Year 2001 wasn't much better with starting fullback Justin Griffith missing all but 1 game of the season, starting running back Dizenco Miller suffering through an injury-plagued year and starting OL Kevin Fairchild playing on a hurt ankle most of the year. Starting QB Wayne Madkin slumped throughout the year and was replaced late in the season with Fant.
? 1997-2000 : ? 2001-2002
I'm listing the turnover ratio a shade behind injuries, but they could be dead even.
As you will see once you look at the stats below, year 2002, when MSU went 3-9, was a disaster due to the turnovers. MSU had 38 while their opponents had 23, which is a variance of 15. In my opinion, it is no coincidence that MSU had its most lopsided losses during that year. In fact, MSU had 8 double-digit losses that season, which was just 4 less than the previous 5 years combined.
Even 2001, when MSU went 3-8, was a much better year if you take into consideration the margin of each loss. Only 3 of the losses were by double digits. All the rest were by margins of 2, 2, 7, 3 and 3. The turnovers during that year were 26 for MSU and 22 for its opponents.
During MSU's winning years of 1997 through 2000, MSU either had less turnovers or, in two of those years, 1 and 2 more.
Here are the actual stats.
? 1997-2000 : ? 2001-2002
How important is discipline when it comes to wins and losses? Discipline in itself is very important to maintain control of the team on and off the field. But most fans associate discipline with the number of penalties a team has. And MSU has had a lot of those the past few years. However, based on stats alone, penalties haven't played a major role in MSU winning or losing games. Of course, we can all think of a game here or there where there was a penalty that cost MSU a touchdown. But, based on the stats shown below, penalties aren't a big factor in wins and losses. In fact, two of MSU's best years (1999,2000) were the most penalized years of the six-year period I am writing about.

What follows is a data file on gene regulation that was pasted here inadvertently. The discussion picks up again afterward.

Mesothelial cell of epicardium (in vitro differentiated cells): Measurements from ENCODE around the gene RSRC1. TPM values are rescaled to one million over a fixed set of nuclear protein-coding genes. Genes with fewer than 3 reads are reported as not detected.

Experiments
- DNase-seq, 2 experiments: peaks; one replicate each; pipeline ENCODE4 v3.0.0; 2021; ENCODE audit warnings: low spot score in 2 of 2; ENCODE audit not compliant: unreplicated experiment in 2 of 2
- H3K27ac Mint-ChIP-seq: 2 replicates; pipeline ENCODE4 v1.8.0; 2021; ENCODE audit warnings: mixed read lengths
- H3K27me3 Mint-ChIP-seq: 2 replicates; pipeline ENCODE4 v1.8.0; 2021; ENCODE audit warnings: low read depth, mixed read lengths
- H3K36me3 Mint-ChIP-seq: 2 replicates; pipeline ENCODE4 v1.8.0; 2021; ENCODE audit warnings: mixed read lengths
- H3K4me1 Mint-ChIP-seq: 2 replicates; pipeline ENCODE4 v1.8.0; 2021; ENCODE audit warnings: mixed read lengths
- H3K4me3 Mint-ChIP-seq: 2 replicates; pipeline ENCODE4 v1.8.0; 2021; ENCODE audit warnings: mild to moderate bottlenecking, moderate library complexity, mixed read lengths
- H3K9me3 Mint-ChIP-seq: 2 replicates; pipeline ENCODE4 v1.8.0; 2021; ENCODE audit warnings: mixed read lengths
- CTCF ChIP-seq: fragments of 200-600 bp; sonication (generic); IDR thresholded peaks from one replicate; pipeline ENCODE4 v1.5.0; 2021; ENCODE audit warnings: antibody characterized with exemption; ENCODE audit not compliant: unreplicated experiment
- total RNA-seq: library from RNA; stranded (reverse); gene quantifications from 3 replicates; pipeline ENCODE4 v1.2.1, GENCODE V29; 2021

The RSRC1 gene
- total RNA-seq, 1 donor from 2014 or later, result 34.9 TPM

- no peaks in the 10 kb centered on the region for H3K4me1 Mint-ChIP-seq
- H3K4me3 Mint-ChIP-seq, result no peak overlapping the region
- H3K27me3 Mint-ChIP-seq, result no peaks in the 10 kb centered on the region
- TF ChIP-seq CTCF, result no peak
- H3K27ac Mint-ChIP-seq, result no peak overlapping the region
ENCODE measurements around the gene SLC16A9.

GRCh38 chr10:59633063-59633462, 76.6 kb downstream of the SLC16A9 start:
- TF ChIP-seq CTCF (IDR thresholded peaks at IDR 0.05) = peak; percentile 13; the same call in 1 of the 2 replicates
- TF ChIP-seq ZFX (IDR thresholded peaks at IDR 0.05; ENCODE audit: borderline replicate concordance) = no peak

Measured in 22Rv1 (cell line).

Year-Results-MSU Penalties/Yards-OPP Penalties/Yards:
EVEN 1997-2000 : EVEN 2001-2002
This year's schedule is about the norm for MSU with SEC Western Division schools Ole Miss, Alabama, Auburn, LSU and Arkansas on it. MSU also has Tennessee, Vanderbilt and Kentucky on the schedule. The non-conference schedule includes Oregon, Tulane, Houston and Memphis. Memphis was on the 1997-2002 schedules. The other three replaced the likes of Northeast Louisiana, Central Florida, Middle Tennessee, Oklahoma State, Troy State, Jacksonville State and Brigham Young. While some could argue about the strength of each team during the individual years, the strength of one team would probably offset the weaknesses of another one.
EVEN 1997-2000 : EVEN 2001-2002
Now, that you have spent most of your morning reading this and attempting to comprehend everything that I have written, here is the bottom line. MSU has enough player and coaching talent to be a better team than the last two years. There is no doubt in my mind about that. The schedule strength is pretty much the same as always. Discipline, a significant factor but not that major of a factor when it comes to winning and losing, is much better. That could win MSU a game, but probably not more than that. The two factors that will determine how good MSU will be this year are injuries and turnovers. We should know within the first two to three games what kind of turnover team we will have this year. The injury bug is a wildcard that could happen at any point of the season, so there's no way to know how they will affect the season until one or more injuries happen. If they don't happen and MSU maintains a turnover ratio close to 50/50 or better, then MSU will go bowling. I have no doubt about that.
Have a great Bulldog week!
Gene Swindoll is the owner of Gene's Page, the unofficial source for Mississippi State sports on the internet. The URL for Gene's Page is http://mississippistate.theinsiders.com. You can contact him by emailing email@example.com.